Playroom Design 101 with grOH!

In this guest post, grOH! Playrooms co-founder, CEO and Creative Director Anne Gillyard shares a simple rhyme to keep in mind when designing any playspace. As a professional playroom designer, Anne knows a thing or two about creating intentional and thoughtful spaces that the whole family can enjoy! Read on for her Playroom 101 tips and stay tuned for more advice from the grOH! team.

Is your family ready for a playroom transformation? grOH! has a tried-and-true mantra we want to share with you: Open Floor, Sort and Store, Less is More!A colorful playroom with a large open space on the floor, ready for play!

Open Floor

This one can be tough, but is an important first step! Most of the time, the fewer furniture pieces in a playroom the better. In your playroom, start with pushing your furniture to the wall. If you have any large toys (i.e. a rocking horse), create a “parking spot” for that toy to return to at the end of the day. If your playroom is incorporated into a main living space, consider relocating a coffee table or ottoman.

The goal is to create an invitation to take up space and have productive, creative play.

Sort and Store

Say goodbye to the toy box and start an epic toy edit! To begin, start with a pile of every toy you have. Yes... actually EVERY Toy. Assess if each toy is developmentally appropriate and serves a purpose in your kiddos’ playtime. If not, donate.A colorful playroom with a four part shelf featuring individual play bins without lidsSort everything by toy or toy type. Each toy, even if it’s displayed, will have its own bin, its own zone, or its own home to aid in setup and cleanup. This will increase focus, independent play, and creativity.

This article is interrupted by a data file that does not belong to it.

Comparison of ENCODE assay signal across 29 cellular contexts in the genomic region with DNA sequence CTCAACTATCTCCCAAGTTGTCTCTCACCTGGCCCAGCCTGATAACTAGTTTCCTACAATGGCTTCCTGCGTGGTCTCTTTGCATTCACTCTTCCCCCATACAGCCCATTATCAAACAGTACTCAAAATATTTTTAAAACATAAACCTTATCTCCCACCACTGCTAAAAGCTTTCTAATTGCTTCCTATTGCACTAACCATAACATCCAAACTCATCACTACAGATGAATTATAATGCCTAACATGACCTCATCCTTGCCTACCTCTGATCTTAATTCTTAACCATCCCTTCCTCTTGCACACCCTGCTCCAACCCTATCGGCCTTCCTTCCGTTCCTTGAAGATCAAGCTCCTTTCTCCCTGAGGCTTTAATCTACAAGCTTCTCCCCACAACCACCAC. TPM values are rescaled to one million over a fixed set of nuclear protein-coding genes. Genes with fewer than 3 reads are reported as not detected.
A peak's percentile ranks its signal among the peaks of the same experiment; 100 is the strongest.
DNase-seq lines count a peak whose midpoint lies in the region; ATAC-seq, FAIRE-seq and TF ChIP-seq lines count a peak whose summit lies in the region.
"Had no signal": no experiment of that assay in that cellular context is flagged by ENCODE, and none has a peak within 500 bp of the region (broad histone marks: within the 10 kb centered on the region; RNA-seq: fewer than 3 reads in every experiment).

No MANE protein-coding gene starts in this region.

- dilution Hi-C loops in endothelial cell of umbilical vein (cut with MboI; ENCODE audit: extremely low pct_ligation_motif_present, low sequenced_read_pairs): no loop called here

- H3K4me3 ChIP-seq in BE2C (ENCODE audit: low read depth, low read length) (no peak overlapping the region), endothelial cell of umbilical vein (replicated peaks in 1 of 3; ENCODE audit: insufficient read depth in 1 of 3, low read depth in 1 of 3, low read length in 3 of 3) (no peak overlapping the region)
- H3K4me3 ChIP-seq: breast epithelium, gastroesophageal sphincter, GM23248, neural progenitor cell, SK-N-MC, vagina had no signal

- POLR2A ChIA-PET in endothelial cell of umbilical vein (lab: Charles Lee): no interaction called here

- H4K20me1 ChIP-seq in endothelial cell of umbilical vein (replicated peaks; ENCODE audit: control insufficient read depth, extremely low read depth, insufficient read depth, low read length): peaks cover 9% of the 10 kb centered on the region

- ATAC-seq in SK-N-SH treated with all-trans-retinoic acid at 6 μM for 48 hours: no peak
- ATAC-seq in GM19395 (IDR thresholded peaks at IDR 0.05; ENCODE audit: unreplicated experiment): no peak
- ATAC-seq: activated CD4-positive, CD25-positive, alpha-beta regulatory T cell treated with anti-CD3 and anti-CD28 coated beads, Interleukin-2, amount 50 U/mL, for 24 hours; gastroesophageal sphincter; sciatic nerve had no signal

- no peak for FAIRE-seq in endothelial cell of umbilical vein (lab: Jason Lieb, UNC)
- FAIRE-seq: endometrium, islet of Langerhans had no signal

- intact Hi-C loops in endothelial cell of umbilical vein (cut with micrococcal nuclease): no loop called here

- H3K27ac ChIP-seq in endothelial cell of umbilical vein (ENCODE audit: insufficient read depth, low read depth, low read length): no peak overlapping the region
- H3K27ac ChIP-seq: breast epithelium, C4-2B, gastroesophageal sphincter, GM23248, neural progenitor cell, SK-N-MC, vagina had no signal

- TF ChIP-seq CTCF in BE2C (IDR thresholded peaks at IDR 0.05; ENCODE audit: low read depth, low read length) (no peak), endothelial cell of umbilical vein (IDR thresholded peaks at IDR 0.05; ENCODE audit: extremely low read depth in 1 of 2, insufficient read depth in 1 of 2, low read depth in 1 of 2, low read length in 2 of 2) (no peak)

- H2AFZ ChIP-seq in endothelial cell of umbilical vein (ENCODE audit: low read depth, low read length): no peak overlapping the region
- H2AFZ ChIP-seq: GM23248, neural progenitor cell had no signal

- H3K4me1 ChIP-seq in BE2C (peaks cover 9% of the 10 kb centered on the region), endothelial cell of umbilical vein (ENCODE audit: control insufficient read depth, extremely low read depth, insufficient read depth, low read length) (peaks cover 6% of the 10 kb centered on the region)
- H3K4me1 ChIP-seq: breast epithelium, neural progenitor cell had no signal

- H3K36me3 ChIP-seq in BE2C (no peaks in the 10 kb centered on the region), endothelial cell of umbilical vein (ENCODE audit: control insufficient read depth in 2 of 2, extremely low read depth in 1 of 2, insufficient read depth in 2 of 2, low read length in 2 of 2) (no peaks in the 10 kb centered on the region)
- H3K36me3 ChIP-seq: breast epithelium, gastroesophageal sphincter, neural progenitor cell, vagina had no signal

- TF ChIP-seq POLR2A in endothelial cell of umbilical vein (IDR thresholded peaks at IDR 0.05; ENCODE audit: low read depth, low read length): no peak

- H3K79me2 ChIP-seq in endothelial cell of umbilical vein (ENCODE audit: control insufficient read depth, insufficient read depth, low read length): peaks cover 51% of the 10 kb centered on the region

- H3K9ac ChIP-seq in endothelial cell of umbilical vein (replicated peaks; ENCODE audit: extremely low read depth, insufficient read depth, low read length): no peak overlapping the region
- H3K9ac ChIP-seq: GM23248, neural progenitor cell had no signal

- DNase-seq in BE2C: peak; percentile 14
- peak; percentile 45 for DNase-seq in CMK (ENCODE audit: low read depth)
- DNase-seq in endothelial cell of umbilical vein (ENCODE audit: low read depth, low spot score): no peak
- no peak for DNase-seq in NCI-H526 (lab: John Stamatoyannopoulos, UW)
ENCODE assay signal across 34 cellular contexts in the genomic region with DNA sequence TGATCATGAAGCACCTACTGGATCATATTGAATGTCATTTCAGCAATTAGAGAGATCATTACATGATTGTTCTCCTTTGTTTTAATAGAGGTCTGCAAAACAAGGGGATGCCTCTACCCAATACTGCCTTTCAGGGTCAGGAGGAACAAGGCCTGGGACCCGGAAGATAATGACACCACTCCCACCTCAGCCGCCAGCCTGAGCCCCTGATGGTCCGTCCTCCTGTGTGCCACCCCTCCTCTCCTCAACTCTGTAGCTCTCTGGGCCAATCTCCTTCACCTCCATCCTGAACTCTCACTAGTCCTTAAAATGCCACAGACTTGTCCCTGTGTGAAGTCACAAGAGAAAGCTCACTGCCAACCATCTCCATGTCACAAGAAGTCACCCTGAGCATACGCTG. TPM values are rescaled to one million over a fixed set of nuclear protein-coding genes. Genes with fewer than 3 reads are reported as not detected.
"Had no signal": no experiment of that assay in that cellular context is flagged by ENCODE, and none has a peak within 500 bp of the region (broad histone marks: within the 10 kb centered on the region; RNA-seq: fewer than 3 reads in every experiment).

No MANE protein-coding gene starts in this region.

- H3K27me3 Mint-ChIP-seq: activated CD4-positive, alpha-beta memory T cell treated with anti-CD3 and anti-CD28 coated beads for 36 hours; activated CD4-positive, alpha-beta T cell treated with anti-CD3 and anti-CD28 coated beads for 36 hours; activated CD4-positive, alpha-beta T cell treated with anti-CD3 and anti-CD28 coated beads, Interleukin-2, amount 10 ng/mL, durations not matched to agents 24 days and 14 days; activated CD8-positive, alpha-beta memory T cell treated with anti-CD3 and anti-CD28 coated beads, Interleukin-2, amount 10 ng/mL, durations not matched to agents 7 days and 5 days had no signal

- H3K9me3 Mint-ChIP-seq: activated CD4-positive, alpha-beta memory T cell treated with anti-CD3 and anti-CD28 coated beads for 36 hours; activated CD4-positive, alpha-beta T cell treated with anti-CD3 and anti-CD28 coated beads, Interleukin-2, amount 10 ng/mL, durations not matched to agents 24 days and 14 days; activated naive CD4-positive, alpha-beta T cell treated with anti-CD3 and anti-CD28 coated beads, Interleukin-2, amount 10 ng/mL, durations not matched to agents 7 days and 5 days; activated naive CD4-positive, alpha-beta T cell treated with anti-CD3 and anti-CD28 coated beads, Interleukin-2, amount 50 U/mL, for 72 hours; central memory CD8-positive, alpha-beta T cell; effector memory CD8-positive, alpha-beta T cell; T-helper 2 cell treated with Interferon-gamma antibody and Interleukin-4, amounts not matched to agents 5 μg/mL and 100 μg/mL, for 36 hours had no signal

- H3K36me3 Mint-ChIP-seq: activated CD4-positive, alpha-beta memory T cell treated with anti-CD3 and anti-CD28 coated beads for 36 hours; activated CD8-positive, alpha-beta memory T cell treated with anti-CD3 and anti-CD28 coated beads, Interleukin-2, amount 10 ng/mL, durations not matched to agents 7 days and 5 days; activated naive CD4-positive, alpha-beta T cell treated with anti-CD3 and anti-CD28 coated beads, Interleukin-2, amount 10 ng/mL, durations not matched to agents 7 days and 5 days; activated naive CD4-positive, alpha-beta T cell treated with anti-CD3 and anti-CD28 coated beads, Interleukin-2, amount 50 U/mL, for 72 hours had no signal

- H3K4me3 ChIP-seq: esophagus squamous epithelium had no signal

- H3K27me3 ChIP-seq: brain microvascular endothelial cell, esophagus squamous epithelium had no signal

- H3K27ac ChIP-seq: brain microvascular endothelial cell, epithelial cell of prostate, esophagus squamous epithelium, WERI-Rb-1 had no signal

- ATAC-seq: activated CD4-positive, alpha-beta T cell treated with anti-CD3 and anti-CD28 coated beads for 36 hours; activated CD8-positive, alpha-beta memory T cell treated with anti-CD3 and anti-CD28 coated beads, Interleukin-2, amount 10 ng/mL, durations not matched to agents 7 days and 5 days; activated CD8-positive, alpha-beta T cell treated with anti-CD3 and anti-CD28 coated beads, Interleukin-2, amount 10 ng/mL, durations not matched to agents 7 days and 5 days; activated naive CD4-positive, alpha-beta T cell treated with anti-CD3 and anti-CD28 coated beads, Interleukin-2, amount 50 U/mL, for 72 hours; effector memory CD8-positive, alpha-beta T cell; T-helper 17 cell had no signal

Let’s talk bins: Open, opaque bins! No lids…seriously, NO LIDS, and opaque bins only! As we like to say: see no clutter, hear no clutter, speak no clutter.  You'll need 4-8 bins with ONE type of toy per bin. A bin for dinosaurs, a bin for cars, a bin for blocks, etc… your kiddos will remember which bin is which and what goes into each bin. Plus, sorting is an early math skill development! WIN/WIN! Place these bins next to your play area.Two kids playing on a Nugget in a grOH! designed playroom. A colorful wallpaper and toys are aligned on the backwall, with a small plant in the bottom righthand corner.Here is the thinking behind “no lids.” Lids create additional barriers to our kiddos’ play. Our entire goal is to foster independence and allow kiddos the environment to initiate (and cleanup) play themselves. Lids also lead to STACKING. Stacking may seem like a small-space solution, but is in fact a big grOH-NO! The toys on the bottom of the stack will not be played with as much becauase there are too many barriers in the way.

Less is More 

After your grOH-mazing Toy Edit and incredible organization, you are on your way! Creating a successful environment for your kiddo means limiting the amount of “stuff” and integrating a toy rotation.A grOH! designed playroom with low, accessible toy storage, open floor space, and brightly colored walls and floors.Now that you have sorted toy bins, there is likely a surplus of toys. But never fear, a toy rotation is here! Store the rest away from your kiddos’ line of sight in a closet or under a bed and see how their play changes. A rotation keeps clutter at bay, but more importantly, reinvigorates your kiddo’s play when you bring something back into the playroom!

A successful play environment supports your kiddos in developing life-long skills like independence, teamwork, and responsibility but also fosters creativity to help their potential reach beyond imagination. Utilize our mantra – "Open Floor, Sort and Store, and Less is More" – in your home and you’ll be astounded at the progress your kiddos make in their play. A brightly colored playroom featuring two Nuggets, a climbing wall, and accessible toy storage.Learn more about grOH! playrooms at their website and social.